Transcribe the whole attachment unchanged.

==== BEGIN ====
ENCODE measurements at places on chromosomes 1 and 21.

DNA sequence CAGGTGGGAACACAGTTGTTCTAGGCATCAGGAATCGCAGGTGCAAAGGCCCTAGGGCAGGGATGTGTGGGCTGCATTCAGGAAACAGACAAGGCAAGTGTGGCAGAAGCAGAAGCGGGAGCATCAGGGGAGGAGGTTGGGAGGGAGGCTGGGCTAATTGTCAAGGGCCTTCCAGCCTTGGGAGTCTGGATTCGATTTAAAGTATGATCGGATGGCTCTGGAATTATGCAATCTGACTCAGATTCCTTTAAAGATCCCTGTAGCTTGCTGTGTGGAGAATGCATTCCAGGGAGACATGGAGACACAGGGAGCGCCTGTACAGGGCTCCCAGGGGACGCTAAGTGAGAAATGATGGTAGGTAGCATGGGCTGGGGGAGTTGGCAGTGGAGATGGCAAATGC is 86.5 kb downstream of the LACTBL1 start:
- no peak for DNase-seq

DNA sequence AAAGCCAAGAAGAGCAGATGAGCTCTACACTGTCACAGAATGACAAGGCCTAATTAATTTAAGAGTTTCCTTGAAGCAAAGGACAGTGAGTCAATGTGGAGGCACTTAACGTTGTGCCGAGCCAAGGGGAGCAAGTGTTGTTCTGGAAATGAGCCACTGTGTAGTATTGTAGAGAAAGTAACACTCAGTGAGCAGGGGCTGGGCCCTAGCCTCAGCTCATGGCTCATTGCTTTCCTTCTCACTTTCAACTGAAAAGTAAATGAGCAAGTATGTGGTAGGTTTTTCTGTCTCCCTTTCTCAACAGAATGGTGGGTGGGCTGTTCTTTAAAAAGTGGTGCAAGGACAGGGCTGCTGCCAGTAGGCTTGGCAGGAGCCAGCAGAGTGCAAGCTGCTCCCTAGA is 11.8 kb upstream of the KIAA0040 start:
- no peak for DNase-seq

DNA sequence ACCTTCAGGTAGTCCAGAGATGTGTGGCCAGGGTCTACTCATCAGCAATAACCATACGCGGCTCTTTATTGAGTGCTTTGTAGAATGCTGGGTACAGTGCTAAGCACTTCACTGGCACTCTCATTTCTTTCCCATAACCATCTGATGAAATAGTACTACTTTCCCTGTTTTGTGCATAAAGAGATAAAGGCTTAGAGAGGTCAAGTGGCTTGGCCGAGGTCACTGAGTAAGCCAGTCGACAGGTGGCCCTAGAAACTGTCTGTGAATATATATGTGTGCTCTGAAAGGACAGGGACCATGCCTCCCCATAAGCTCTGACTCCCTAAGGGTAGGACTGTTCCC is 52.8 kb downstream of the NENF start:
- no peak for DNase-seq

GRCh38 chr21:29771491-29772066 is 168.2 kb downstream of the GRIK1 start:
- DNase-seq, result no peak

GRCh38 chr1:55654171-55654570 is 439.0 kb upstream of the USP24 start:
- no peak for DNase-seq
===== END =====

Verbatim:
ENCODE measurements at places on chromosomes 1 and 21.

DNA sequence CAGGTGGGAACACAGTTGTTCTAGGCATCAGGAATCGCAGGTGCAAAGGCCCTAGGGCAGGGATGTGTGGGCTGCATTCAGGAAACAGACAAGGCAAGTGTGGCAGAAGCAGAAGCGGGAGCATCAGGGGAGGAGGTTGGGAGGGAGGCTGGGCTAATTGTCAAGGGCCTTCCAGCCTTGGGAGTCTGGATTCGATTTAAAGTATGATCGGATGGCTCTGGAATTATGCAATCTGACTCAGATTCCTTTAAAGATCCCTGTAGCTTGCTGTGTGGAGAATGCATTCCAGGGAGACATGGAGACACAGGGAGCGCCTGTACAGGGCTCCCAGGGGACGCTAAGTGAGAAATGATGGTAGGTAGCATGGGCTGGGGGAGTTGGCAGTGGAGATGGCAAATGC is 86.5 kb downstream of the LACTBL1 start:
- no peak for DNase-seq

DNA sequence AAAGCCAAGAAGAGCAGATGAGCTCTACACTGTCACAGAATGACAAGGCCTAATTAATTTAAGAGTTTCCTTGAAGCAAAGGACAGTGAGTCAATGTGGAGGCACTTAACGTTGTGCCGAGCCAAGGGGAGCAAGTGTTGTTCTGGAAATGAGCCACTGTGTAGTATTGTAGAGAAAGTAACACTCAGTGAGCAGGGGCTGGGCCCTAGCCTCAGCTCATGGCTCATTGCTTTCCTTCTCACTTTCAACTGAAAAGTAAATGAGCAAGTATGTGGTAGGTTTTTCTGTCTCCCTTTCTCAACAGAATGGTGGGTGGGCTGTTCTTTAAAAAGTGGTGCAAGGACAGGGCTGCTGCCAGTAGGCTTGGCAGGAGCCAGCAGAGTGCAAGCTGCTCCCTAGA is 11.8 kb upstream of the KIAA0040 start:
- no peak for DNase-seq

DNA sequence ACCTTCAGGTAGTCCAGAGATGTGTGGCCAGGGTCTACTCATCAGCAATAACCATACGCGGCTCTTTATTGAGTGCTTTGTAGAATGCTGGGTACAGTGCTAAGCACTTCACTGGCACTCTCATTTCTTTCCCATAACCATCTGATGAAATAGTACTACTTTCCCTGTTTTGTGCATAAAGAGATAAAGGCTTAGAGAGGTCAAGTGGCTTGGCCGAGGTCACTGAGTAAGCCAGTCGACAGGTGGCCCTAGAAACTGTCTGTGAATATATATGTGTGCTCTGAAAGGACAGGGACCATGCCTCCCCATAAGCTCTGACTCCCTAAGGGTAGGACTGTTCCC is 52.8 kb downstream of the NENF start:
- no peak for DNase-seq

GRCh38 chr21:29771491-29772066 is 168.2 kb downstream of the GRIK1 start:
- DNase-seq, result no peak

GRCh38 chr1:55654171-55654570 is 439.0 kb upstream of the USP24 start:
- no peak for DNase-seq